Friday was my last day at Arts Catalyst! I can hardly believe it. In a few weeks, I take up my new post at FACT in Liverpool.
I leave Arts Catalyst in the best hands possible. Claudia, our executive director, is a capable and committed leader, and she is supported by an incredibly talented, dedicated and hard-working team. Shortly, we will advertise for a new artistic director to help take the organisation forward into its exciting future.
I look back at the last 25 years as the founding Artistic Director of Arts Catalyst with enormous pride. At the generation of artists, curators, scientists and creative people - so many amazing, talented people - who have defined Arts Catalyst and created with us a vision of art that engages with science and technology and crosses disciplines, cultures and boundaries. At our commissions and projects, a huge archive of work, the dusty corners of which I still love to explore and discuss, which has been made possible by the audacity, ambition and vision of astonishing artists. At my colleagues over the many years who have encouraged and enabled these visions - staff, trustees, associate curators. And at our incredible constituency of collaborators, participants, audiences and supporters.
Arts Catalyst projects have taken us to all seven continents and on some of the craziest adventures. We have flown with Russian cosmonauts in zero gravity, dressed eminent Natural History Museum entomologists as giant insects, traveled to the radioactive lands of Hanford in the US and Fukushima in Japan, landed a silver ship in the Scottish highlands, launched a chair into space, built a 66-foot rocket from industrial junk, made films for chimpanzees and music for dolphins, re-created biowarfare experiments off the Isle of Lewis, and designed medialabs and sensor networks with Arctic communities. The artworks created, the scientific research initiated, the communities and publics engaged in research and new ideas, have all spun from these process-centred endeavours. In this quarter century, we have commissioned well over 170 artists, produced perhaps 60 or 70 exhibitions, and collaborated with many world-leading art and science organisations.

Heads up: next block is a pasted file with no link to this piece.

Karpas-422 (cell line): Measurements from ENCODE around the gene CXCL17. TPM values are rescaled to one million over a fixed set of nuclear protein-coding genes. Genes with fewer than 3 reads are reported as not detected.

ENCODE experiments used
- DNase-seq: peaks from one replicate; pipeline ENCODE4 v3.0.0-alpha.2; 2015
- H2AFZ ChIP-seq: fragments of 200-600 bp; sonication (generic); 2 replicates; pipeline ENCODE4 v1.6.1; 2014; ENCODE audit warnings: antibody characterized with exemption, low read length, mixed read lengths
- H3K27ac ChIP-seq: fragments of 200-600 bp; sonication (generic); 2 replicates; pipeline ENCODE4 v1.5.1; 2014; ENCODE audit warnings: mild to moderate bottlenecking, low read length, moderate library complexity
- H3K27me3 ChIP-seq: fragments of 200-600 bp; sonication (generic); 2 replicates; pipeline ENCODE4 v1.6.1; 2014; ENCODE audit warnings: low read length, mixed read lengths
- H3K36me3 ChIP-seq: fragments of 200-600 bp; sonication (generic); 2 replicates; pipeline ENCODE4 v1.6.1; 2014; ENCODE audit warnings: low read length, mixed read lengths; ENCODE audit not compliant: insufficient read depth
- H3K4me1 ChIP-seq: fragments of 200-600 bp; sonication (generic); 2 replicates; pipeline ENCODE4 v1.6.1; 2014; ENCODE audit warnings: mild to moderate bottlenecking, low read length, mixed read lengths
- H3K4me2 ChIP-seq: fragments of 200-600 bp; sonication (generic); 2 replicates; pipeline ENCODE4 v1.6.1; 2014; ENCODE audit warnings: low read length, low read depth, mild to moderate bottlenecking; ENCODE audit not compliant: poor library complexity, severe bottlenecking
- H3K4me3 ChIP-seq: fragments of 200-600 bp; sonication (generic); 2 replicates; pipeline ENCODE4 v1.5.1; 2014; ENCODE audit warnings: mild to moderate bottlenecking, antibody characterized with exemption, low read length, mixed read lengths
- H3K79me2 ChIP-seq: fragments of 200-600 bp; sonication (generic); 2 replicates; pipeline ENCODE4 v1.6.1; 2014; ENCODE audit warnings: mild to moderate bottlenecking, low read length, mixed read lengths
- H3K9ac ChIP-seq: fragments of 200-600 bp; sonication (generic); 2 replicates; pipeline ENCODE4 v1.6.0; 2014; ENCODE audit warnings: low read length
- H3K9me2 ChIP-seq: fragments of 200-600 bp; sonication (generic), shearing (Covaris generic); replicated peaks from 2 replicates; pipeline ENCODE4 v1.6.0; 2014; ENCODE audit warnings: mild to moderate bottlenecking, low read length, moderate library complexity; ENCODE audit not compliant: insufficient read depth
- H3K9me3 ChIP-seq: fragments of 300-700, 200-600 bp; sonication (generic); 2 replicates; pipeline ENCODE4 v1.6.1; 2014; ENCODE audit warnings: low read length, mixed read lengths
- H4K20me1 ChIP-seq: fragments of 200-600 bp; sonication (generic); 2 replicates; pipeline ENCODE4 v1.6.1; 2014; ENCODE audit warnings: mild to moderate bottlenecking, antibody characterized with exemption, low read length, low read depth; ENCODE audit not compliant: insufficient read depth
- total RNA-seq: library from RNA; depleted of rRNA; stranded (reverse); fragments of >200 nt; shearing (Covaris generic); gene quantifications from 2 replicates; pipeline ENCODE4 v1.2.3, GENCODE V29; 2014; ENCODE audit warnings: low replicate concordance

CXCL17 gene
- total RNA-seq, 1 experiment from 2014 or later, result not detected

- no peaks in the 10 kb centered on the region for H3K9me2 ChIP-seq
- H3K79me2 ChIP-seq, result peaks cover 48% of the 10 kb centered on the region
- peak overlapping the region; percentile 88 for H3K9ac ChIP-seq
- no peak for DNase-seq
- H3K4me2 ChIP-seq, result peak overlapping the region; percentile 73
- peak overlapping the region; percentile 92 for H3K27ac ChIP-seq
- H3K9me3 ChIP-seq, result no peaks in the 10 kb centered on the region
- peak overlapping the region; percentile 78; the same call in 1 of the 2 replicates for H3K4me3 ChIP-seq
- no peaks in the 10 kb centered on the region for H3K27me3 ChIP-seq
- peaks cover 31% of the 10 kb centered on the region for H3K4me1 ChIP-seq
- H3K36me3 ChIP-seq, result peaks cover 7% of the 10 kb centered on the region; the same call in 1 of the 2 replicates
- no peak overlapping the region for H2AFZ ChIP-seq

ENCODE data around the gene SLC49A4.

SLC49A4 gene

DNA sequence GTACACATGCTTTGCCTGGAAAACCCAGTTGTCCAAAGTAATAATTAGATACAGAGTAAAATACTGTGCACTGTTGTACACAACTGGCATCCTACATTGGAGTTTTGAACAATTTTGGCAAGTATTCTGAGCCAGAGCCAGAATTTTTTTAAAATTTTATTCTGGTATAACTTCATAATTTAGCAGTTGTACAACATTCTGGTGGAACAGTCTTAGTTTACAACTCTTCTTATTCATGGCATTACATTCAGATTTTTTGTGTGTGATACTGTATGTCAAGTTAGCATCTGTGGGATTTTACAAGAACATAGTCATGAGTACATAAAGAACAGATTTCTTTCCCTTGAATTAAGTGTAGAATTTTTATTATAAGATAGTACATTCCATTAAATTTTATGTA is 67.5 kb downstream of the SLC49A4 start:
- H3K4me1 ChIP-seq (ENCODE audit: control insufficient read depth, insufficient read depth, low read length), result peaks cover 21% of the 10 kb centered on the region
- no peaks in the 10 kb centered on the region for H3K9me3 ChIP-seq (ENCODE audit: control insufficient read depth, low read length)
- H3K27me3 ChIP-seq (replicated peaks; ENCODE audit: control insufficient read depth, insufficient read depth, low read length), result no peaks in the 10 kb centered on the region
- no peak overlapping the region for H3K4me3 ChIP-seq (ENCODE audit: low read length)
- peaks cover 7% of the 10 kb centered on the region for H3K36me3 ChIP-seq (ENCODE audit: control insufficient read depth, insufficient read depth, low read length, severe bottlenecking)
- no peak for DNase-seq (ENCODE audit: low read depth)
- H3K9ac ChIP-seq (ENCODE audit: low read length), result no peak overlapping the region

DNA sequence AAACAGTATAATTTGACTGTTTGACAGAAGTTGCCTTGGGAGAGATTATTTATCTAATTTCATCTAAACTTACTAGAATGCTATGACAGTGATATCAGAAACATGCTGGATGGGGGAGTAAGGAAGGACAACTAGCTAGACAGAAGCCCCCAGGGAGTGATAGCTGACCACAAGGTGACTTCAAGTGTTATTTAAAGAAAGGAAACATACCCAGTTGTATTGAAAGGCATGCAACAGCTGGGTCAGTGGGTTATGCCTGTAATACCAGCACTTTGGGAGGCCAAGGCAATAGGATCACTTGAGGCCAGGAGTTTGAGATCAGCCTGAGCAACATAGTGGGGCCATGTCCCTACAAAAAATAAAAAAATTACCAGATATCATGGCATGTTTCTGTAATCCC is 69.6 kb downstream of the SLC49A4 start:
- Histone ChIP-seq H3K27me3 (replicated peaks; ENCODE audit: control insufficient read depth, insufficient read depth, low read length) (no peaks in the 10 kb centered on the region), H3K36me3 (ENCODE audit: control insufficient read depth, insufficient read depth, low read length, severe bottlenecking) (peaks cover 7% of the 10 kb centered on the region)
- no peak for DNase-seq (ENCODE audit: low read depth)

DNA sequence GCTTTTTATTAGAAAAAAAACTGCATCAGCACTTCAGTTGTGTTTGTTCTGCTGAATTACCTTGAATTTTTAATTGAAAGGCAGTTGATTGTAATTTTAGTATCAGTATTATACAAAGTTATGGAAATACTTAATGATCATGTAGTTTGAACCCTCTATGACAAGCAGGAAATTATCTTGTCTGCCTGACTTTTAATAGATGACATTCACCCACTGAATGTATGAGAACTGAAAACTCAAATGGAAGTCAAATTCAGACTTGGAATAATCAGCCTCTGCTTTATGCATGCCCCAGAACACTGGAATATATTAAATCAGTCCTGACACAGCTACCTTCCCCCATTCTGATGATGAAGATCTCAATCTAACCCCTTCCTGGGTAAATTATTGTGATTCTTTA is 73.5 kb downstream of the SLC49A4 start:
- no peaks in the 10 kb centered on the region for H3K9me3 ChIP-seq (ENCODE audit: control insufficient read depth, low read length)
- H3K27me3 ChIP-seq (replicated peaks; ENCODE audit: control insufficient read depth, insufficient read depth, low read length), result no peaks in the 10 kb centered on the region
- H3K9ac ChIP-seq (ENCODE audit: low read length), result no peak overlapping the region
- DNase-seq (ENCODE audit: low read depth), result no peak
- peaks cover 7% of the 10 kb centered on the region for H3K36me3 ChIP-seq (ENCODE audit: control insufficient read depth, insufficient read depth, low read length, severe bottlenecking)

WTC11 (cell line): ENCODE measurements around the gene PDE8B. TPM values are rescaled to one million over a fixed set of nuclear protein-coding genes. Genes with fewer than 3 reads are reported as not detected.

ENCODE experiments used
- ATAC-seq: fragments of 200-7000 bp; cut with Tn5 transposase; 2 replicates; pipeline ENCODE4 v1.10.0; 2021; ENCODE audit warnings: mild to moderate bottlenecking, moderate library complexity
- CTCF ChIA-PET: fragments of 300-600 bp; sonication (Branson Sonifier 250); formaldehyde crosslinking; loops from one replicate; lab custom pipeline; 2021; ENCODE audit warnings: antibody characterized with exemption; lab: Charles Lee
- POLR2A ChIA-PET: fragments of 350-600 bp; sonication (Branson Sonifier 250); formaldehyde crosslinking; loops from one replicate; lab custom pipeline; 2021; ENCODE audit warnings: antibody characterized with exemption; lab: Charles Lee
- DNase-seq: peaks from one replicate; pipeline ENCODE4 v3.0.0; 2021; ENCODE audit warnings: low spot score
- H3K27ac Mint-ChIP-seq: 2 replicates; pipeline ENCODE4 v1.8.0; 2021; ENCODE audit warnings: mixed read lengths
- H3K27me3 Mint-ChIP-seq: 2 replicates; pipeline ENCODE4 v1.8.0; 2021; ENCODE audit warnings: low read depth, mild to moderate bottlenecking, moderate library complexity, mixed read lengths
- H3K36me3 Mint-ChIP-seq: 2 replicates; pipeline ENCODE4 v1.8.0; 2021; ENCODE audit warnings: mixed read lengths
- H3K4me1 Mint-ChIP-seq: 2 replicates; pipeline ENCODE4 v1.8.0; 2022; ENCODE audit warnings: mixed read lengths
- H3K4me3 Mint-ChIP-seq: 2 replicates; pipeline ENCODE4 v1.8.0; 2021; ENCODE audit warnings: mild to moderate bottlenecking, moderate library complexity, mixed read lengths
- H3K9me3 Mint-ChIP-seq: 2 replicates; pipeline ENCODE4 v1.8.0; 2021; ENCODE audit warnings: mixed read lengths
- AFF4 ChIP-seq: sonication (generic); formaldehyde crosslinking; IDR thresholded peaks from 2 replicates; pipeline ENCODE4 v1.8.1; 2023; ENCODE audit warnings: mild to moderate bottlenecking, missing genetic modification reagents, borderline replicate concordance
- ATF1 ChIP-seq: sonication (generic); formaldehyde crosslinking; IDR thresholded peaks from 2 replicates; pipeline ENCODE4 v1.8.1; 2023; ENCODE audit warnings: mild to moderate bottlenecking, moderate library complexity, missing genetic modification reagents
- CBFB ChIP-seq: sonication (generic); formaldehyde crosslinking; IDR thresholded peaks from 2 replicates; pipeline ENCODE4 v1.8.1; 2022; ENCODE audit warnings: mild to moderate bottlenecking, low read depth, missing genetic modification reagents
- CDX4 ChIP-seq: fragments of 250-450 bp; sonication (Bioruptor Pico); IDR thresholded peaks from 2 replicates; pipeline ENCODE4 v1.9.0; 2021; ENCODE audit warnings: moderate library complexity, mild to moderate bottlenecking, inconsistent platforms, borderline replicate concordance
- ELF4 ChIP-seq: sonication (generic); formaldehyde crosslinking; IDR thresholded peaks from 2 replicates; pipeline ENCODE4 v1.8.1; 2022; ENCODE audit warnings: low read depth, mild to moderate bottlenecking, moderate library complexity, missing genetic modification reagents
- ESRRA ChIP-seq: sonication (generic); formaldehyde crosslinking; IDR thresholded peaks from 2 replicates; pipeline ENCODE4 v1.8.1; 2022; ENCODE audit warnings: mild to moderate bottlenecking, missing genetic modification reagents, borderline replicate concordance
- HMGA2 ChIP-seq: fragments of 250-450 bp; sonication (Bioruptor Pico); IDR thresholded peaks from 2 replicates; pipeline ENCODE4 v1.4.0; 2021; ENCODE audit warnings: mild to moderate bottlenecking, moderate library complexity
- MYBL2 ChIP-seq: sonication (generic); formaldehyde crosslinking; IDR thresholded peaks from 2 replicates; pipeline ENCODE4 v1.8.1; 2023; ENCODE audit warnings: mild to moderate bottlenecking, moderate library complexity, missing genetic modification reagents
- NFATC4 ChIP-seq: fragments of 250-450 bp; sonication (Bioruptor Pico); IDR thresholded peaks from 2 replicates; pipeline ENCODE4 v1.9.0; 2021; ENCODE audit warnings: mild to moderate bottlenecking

Arts Catalyst has been most of my adult life. It has been hard work, certainly, but I have had such fun. I am so grateful to you all for this gift, which I pass on with joy to the next generation. They are at the helm now and I’m excited to see what new oceans they will explore!
Image: Nicola Triscott piloting Tomás Saraceno's Solar-powered hot air balloon D-OAEC Aerocene in the white desert. © Studio Tomás Saraceno